In specialist fields lexical mutuality of text, specific structures and certain grammatical patterns belonging to the field of discourse are employed in an appropriate way, for example, terms like plasmodium, anthelmintics, antimalarials and prophylactics in medicine; terms like hydrogen, neutron and molecule in physics; terms like generic, diachronic, phylogentetic and archiphoneme in linguistics.
2. Tenor of discourse
According to Halliday and Hasan, tenor of discourse refers to “who is taking part, to the nature of the participants, their statuses and roles: what kinds of role relationship obtain among the participants, including permanent and temporary relationships of one kind or another, both the types of speech role that they are taking on in the dialogue and the whole cluster of socially significant relationships in which they are involved?” (Halliday and Hasan, 1985: 12)
Tenor of discourse indicates the relationship between discourse participants (e.g. speaker/writer and hearer/reader) as manifested in language use. Participants’ relationship varies from one group to another. It may be that of a patient and a doctor, a mother and her child, a teacher and a student, etc.
As far as addresser and addressee are different in terms of categories, one would always expect the language used between them to vary from one set or group to another. Language which is used between husband and wife is usually expected to be informal whatever the subject matter, whereas the language which is employed by a politician making a speech in a conference is nearly formal.
3. Mode of discourse
Mode of discourse is a term that refers to “what part the language is playing, what it is that the participants are expecting the language to do for them in that situation: the symbolic organisation of the text, the status that it has, and its function in the context, including the channel (is it spoken or written or some combination of the two?) and also the rhetorical mode, what is being achieved by the text in terms of such categories as persuasive, expository, didactic, and the like” (Halliday and Hasan, 1985: 12).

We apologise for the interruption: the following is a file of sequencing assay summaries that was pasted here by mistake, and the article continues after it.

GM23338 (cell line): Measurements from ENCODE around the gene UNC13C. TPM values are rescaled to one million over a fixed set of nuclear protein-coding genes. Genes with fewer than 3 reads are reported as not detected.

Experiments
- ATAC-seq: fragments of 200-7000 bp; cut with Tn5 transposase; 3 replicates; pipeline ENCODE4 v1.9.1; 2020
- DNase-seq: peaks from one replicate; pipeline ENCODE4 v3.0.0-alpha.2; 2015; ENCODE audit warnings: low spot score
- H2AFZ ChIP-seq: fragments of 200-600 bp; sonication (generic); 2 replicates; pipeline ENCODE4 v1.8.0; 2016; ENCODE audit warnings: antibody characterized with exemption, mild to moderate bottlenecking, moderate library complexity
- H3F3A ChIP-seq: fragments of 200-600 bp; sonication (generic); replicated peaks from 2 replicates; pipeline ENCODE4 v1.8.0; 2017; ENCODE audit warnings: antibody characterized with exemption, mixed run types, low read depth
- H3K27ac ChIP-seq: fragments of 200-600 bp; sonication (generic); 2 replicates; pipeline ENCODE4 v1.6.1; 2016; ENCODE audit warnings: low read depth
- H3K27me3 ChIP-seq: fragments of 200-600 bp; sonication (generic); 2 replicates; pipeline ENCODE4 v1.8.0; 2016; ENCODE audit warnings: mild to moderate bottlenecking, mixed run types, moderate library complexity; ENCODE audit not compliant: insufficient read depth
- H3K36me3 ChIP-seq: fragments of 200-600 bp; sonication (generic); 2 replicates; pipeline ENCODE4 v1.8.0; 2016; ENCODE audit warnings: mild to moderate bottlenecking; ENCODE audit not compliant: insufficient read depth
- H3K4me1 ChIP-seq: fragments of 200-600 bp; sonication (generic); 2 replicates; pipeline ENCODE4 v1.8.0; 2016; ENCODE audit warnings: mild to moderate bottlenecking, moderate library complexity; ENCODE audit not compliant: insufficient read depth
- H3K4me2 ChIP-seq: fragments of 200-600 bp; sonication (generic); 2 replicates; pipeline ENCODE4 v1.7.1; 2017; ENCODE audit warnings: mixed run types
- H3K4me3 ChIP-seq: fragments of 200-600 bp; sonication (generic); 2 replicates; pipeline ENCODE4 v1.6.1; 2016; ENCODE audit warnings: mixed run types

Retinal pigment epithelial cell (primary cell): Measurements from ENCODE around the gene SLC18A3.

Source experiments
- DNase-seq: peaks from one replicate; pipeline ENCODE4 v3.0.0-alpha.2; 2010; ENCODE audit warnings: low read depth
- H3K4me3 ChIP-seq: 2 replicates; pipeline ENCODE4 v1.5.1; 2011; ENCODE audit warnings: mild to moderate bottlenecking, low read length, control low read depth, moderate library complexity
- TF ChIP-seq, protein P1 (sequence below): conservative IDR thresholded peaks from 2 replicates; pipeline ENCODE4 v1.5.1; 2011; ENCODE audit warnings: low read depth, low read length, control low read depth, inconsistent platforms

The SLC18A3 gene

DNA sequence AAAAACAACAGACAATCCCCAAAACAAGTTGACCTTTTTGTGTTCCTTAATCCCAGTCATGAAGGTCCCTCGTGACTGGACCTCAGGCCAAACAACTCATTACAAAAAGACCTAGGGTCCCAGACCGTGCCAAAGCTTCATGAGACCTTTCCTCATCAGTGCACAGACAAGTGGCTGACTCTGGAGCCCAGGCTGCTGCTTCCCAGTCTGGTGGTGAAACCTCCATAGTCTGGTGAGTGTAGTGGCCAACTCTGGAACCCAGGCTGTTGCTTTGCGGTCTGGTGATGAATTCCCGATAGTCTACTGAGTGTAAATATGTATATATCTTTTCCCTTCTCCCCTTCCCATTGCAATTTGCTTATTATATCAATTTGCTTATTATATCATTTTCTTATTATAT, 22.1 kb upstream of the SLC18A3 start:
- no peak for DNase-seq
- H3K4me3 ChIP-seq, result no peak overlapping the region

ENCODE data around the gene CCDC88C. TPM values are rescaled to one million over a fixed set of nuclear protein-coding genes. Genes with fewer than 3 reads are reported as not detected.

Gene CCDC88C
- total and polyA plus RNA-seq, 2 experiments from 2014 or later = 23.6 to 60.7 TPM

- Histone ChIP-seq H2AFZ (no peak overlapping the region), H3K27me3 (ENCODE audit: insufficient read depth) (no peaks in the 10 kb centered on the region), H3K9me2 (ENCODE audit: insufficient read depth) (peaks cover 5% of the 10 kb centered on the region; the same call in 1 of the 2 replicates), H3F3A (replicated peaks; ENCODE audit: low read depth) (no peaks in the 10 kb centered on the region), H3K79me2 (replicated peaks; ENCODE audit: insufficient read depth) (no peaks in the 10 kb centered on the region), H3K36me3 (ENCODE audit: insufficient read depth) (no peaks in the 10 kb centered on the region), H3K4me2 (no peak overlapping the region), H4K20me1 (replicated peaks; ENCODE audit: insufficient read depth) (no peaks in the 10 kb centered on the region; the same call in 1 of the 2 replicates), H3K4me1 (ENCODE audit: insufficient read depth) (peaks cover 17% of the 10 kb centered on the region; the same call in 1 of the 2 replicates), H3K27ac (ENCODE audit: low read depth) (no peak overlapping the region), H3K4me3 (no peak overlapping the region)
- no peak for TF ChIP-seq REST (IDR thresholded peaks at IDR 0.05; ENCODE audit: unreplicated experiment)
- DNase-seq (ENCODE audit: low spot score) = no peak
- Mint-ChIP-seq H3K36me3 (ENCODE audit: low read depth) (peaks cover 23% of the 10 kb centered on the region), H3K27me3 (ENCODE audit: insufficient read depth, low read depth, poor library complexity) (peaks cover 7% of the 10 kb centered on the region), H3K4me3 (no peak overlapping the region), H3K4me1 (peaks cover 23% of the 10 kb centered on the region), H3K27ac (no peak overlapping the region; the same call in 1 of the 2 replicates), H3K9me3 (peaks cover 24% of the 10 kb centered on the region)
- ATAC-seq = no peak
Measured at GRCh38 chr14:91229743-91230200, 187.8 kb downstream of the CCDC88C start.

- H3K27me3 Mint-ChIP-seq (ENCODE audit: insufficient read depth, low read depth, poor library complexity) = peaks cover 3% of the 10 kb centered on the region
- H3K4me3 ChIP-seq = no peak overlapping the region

Mode of discourse is the third basic strand of register. It is the formal strand in which language is used, or to put it in Halliday’s terms, it refers to what part the language is playing.
Mode can take spoken as well as written forms, each of which divides into different sub-divisions. Speaking can be non-spontaneous, as in acting or reciting, or spontaneous, as in conversing.
As far as writing is concerned, there are various categories such as material written to be read aloud as in political speeches, material written to be spoken (e.g. in acting), and material written to be read which covers a wide range of writings includes newspapers, books of various sorts, journals, magazines, etc.
2.2.2 Text context of culture
Like context of situation, context of culture is an important element through which one can comprehend texts. Halliday and Hasan (1985: 46) point out that:
The context of situation, however, is only the immediate environment. There is also a broader background against which the text has to be interpreted: its context of culture. Any actual context of situation, the particular configuration of field, tenor, and mode that has brought a text into being, is not just a random jumble of features but a totality- a package, so to speak, of things that typically go together in the culture. People do these things on these occasions and attach these meanings and values to them; this is what culture is.
2.3 Beaugrande and Dressler’s approach to text
The most direct study of the definition of text was carried out by Beaugrande (1980), and Beaugrande and Dressler (1981). In defining the notion ‘text’, Beaugrande (1980: 11) asserts that:
The multi-level entity of language must be the TEXT, composed of FRAGMENTS which may or may not be formatted as sentence.
Here, Beaugrande is trying to assert some essential distinctions between text and sentence as a start point. The following quotation represents some of these distinctions:
The text is an ACTUAL SYSTEM, while sentences are elements of VIRTUAL SYSTEM […]. The sentence is a purely grammatical entity to be defined only on the level of SYNTAX. The text, [on the other hand], must be defined according to the complete standards of TEXTUALITY […]. A text must be relevant to a SITUATION of OCCURRENCE, in which a constellation of STRATEGIES, EXPECTATIONS, and KNOWLEDGE is active. A text cannot be fully treated as a configuration of morphemes and symbols. It is a manifestation of a human ACTION in which a person INTENDS to create a text and INSTRUCT the text receivers to build relationships of various kinds […]. Texts also serve to MONITOR, MANAGE, or CHANGE a SITUATION. [Whereas] the sentence is not action, and hence has a limited role in human situations; it is used to instruct people about building syntactic relationships. A text is a PROGRESSION between STATES…the knowledge state, emotional state, social state, etc. of text users are subject to CHANGE by means of the text. SOCIAL CONVENTIONS apply more directly to texts than to sentences. PSYCHOLOGICAL FACTORS are more relevant to texts than to sentences. (1980: 12-14)